When Will We End Sexual Violence in Conflict?

The 2018 Nobel Peace Prize has been awarded to Denis Mukwege and Nadia Murad in recognition of their work combatting sexual violence as a weapon of war. This acknowledgement should serve as a rallying cry to end sexual violence in conflict — commonly perpetrated by non-state groups, but also states or entities aspiring to statehood.

#HearMeToo: Analyzing Reports to Prevent Conflict-Related Sexual Violence

#HearMeToo is the theme of this year’s 16 days of activism to end violence against women. Responding to this catch-cry, as researchers, there is much we can do to link analysis to a theory of change. Reports of sexual and gender-based violence can deliver protection to victims. But there is also the potential to predict… Read more »

Nobel Peace Prize to Denis Mukwege and Nadia Murad

The choice to award the 2018 Nobel Peace Prize to Denis Mukwege and Nadia Murad is both timely and wise. The two Nobel laureates embody different dimensions of conflict-related sexual violence. Further, the prize comes at a time when we mark the one-year anniversary of the #metoo movement, when trust in international bodies and agreements… Read more »

Nuclear Disarmament and The Nobel Peace Prize

Since the Nobel Peace Prize was awarded to Linus Pauling in 1962, contributions to nuclear disarmament have recurrently been an explicit motivation for granting the Prize.1 According to the Nobel Peace Prize committee, the International Campaign to Abolish Nuclear Weapons (ICAN) received the Prize this year for creating new momentum in disarmament efforts by again… Read more »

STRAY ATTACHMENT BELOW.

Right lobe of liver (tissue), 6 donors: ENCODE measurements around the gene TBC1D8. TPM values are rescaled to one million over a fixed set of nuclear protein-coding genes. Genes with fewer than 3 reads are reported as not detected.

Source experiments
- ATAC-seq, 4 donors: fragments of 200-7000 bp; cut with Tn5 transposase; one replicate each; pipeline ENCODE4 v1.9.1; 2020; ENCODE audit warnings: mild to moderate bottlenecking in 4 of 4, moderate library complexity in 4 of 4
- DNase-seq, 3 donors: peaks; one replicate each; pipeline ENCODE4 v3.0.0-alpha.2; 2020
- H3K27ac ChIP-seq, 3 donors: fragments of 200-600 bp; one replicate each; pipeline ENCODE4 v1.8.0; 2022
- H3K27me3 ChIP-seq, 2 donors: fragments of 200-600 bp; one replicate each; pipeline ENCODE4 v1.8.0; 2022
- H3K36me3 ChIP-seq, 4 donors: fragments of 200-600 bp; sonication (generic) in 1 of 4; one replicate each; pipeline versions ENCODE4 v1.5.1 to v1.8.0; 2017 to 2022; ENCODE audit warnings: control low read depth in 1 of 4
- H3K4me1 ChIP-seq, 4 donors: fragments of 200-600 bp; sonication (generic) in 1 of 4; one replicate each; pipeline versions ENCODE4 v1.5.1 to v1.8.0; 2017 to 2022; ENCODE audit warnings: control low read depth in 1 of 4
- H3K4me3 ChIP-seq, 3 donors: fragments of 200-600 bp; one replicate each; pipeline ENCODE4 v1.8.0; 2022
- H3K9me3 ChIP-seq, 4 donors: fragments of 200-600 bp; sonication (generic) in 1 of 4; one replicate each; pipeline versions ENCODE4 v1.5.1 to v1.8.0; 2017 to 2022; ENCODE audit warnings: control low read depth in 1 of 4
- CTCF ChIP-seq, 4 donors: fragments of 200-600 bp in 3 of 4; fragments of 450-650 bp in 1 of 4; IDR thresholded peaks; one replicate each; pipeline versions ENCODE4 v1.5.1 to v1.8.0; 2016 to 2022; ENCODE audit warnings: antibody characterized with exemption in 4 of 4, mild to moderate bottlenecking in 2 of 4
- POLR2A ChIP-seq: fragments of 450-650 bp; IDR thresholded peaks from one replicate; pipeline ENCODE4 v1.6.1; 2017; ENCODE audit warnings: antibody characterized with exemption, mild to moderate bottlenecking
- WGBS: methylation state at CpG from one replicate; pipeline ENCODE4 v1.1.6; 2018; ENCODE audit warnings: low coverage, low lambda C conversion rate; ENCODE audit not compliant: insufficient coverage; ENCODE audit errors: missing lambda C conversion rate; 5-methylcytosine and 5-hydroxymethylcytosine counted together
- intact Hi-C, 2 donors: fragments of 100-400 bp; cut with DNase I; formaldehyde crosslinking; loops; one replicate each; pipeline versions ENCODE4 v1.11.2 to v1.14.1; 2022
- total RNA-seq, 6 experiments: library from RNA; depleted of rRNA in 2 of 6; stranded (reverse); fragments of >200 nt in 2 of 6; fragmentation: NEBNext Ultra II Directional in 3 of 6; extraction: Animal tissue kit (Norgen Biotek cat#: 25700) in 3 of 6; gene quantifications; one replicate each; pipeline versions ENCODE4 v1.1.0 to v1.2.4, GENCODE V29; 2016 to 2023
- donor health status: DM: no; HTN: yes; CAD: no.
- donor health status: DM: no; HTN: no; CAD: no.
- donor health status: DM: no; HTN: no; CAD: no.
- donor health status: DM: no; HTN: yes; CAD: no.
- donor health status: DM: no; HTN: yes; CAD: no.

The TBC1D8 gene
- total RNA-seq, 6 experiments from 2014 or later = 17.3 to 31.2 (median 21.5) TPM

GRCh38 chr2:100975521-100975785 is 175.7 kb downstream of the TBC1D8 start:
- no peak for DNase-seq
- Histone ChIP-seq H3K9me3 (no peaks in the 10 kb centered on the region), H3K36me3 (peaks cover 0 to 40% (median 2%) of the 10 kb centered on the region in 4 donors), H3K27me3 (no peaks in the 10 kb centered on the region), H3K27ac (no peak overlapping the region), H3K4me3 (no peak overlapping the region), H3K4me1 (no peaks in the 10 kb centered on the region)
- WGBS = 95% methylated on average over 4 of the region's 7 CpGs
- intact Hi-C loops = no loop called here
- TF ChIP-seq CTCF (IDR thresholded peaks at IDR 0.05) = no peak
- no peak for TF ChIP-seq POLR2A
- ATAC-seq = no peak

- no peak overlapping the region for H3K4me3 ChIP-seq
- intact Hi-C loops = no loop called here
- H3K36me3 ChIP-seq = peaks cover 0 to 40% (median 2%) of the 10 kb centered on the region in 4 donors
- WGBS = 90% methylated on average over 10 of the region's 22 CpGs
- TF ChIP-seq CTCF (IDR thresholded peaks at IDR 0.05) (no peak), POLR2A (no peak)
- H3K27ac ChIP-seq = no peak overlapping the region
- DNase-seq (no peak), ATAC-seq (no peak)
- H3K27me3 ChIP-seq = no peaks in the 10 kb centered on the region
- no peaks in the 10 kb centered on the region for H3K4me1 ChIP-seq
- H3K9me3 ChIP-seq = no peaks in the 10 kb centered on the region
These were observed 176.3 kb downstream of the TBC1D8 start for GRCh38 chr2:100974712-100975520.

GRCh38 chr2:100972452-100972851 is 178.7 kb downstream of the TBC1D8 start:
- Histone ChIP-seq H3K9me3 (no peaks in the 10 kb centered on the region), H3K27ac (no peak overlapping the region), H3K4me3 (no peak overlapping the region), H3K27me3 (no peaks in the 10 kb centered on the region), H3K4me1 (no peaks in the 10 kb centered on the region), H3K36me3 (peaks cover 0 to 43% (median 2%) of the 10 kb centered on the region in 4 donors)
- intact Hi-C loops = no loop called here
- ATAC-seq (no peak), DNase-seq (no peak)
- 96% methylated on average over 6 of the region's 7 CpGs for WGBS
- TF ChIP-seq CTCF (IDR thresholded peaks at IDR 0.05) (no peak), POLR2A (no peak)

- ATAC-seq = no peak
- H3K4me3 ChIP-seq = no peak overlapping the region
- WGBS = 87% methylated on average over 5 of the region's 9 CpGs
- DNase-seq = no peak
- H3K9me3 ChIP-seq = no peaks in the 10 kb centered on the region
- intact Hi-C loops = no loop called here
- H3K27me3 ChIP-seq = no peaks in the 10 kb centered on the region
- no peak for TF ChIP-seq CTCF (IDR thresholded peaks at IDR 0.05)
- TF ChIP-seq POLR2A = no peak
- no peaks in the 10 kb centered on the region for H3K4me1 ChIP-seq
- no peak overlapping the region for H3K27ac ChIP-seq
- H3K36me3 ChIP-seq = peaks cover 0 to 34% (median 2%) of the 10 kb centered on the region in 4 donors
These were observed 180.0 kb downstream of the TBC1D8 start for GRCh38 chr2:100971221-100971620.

A Daring Peace Prize

In selecting the International Campaign to Abolish Nuclear Weapons (ICAN) for the 2017 Nobel Peace Prize, the Norwegian Nobel Committee has made a daring move. This year’s laureate was the driving force behind the recently concluded Treaty on the Prohibition of Nuclear Weapons. As of last Friday, October 6, the date of the prize announcement,… Read more »

Alva Myrdal, Research, and Nuclear Disarmament

The time for this year’s Nobel Peace Prize is coming up, and as identified by PRIO’s Director, there are many worthy laureates. 35 years ago, Alva Myrdal (1902-1986) received the prize for her work with nuclear disarmament – a question that has unfortunately resurfaced and is again a likely theme for the peace prize. To a peace researcher,… Read more »

A Bold Choice for the Nobel Peace Prize

The award of this year’s Nobel Peace Prize is a bold choice. It rewards President Santos of Colombia for his great political courage, and for his ability to think in a strategic, long-term and principled manner about what is needed to bring peace to his country. Santos is also a “classic” choice for the prize…. Read more »

A Peace Prize Against Terror

European news headlines in 2015 have been all about the refugee crisis and religion-based terrorism. Is there still room for discussing “peace”? Should we not concentrate on bombing ISIS and protect national security? Yesterday, the Norwegian Nobel Committee awarded the Nobel Peace Prize to the Tunisian National Dialogue Quartet. This quartet consists of four organizations… Read more »

National Dialogues as Self-Mediation Mechanisms

In the last century, peace was far more likely the product of victory on the battlefield than a negotiated settlement. From 1940 until 2002, the world witnessed more than 370 state-based conflicts. At any point in time over the last decade, the world hosted nearly 30 armed conflicts simultaneously — many of them “check book… Read more »

Tunisian National Dialogue Quartet – Immediate Thoughts on the 2015 Nobel Peace Prize

The choice of the Tunisian quartet as the receiver of the Nobel peace prize is surprising, but by no means unreasonable. Unlike the case of US President Barack Obama, who received the prize for his intentions rather than his achievements, this time, the prize is awarded to politicians who are in the midst of a… Read more »